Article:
North Shore residents have been turning to social media groups and word of mouth to help refugees fleeing war in Ukraine escape to North and West Vancouver.
Families have been turning to several Facebook groups, along with the Next Door app and informal networks to contact Ukrainians seeking a place to stay in Canada and exchange information.
North Vancouver resident Steve Wright was one of those who turned to Facebook to reach out directly to Ukrainian families. As he watched images of the war unfolding in Ukraine over the past month, Wright said he knew he had to do something to help.
Although Wright has no personal connection to Ukraine, the plight of refugees fleeing their homes as cities were shelled was gut-wrenching to him.
Wright said his thoughts soon turned to hosting a Ukrainian family. “I’ve got the means and the space at my place,” said Wright, an investment manager who has previously hosted international students.
Wright said when he first decided to host a family, he contacted the Canadian embassies in Poland and Romania and learned about the steps refugees had to take to come to Canada.
North Van host connected through Facebook group
When he posted in a Facebook group linking Canadian hosts with Ukrainian families, he received a hundred replies. From there, he narrowed down the responses to families he thought would be a good fit with his own and with the space available.
Within two days, “I was able to find two families that I thought would be a good match for us,” he said.
But Wright said he also wanted to meet his prospective guests face-to-face. So he took the unusual step of flying to Poland over Spring Break with his 13-year-old son.
The first family they met included a psychologist mother, Nataliya, and two teens, originally from Kyiv.
For that family, it was the second time they had been forced from their home by a Russian invasion – the first was when Russian invaded the Donbas region of eastern Ukraine several years ago. “We cannot understand what they’ve gone through,” said Wright, who communicated with the help of phone translation apps. Nataliya’s husband was still in Kyiv, helping Ukrainian forces, said Wright.
The next day they met a second family headed by a woman named Svitlana, with her two children, aged eight and 10. Before the war, Svitlana’s husband worked in construction. “They were a middle-class family,” said Wright, in the western Ukrainian city of Lviv. They had crossed the border into Poland where casual acquaintances had taken them in.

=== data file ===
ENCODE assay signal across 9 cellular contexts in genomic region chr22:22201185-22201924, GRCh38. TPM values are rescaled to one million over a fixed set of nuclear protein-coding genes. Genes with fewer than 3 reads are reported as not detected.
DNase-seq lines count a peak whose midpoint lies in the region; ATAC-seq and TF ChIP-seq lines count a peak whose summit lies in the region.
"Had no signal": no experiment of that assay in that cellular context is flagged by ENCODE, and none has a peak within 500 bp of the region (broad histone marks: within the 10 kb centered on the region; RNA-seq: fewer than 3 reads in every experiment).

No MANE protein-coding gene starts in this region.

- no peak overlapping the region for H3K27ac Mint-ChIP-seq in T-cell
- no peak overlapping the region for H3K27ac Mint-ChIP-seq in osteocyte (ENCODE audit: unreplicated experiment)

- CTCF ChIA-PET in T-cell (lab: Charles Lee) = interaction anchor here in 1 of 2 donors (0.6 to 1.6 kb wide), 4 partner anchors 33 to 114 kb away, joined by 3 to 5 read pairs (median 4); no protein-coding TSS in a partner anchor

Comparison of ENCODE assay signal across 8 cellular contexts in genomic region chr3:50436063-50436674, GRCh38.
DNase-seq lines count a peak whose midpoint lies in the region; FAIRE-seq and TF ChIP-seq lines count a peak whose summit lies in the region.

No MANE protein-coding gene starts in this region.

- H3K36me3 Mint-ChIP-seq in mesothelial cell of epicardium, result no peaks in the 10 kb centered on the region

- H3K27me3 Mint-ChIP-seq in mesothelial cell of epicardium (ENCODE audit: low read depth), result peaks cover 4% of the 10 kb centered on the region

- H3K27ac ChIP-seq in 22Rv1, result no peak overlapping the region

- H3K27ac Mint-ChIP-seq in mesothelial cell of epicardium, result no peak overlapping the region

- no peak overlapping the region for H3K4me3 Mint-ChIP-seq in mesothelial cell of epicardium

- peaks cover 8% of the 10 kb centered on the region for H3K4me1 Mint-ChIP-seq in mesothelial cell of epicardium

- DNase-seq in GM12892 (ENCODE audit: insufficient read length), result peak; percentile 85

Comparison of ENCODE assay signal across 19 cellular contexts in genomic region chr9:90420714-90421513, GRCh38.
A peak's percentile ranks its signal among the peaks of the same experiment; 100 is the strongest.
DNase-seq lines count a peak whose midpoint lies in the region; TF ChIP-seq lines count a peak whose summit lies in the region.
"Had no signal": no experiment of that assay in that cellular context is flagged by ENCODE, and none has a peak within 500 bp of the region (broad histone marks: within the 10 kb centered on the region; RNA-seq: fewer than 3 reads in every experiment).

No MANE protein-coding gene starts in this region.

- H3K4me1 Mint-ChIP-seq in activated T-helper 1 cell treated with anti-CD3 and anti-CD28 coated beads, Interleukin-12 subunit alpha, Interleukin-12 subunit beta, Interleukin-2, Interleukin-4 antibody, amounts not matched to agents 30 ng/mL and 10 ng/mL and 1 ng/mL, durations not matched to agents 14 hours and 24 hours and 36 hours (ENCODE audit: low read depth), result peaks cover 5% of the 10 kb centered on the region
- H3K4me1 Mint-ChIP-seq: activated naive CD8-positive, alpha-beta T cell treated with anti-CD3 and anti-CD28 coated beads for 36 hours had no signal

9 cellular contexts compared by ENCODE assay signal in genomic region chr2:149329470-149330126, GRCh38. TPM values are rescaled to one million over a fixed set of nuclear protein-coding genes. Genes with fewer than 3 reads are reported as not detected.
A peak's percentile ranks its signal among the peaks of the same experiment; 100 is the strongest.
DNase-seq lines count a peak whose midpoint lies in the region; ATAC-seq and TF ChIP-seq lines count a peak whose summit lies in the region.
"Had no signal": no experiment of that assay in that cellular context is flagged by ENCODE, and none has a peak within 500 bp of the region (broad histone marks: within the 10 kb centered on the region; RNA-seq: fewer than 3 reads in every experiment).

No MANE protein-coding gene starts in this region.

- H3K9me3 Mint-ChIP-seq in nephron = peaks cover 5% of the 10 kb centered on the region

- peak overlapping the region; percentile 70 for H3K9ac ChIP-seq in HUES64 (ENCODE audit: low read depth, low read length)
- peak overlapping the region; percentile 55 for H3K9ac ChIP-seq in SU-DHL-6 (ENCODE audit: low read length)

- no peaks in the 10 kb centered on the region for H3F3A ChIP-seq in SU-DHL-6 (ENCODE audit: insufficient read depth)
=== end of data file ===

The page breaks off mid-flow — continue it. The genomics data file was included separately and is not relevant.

Visit nets North Shore homes for two families
Wright had promised his suite first to Svitlana when they met online, but promised Natalya he would try to also find her accommodation on the North Shore.
Once back in Canada, he put the word out through his son's rep hockey team. Soon after, he got a call from a lawyer whose father-in-law was interested in helping. “I hooked them up with Natalya,” said Wright. “Now Natalya’s got a place.”
The reality of what the Ukrainian people are enduring hit home when he asked Svitlana if there was anything she needed.
“’I don’t really need anything but my husband (still assisting Ukrainian forces in Ukraine) needs medical supplies,’” she told Wright. “Tourniquets.”
The refugees who’ve found themselves homeless were until very recently living lives just like most people on the North Shore, said Wright.
“I started thinking: 'What if this ever happened here? Who’s going to help me?'”
Next Door app leads host to Ukraine family
Mary Konkin-Eruera is another North Vancouver resident who connected with a Ukrainian family via a request on social media.
She responded to a note from a West Vancouver woman looking for accommodation for a woman and her seven-year-old daughter from Ukraine.
“We have a self-contained suite in our home,” said Konkin-Eruera, who decided, “I can offer that.”
Konkin-Eruera said after talking to the family in a video call, she recently started a North Shore Facebook group, NS Host Network for Ukainian Newcomers, where both host families and arriving Ukrainians can share information and connect with each other.
“Right now it’s word of mouth and it's just trust,” she said, adding 55 people joined her group in the first three days.
Grassroots helpers leading efforts
Konkin-Eruera's mother's family is of Ukrainian heritage, arriving in Canada at the turn of the last century. Her father's family of Doukhobors also fled persecution in Russia.
She sees parallels in their experiences and those of the present-day refugees. "None of us chose to leave. We pretty much had to leave," she said.
Konkin-Eruera said while official government portals are well intentioned, the wheels of bureaucracy grind slowly. Meanwhile, grassroots helpers are already moving into high gear. “People are coming.”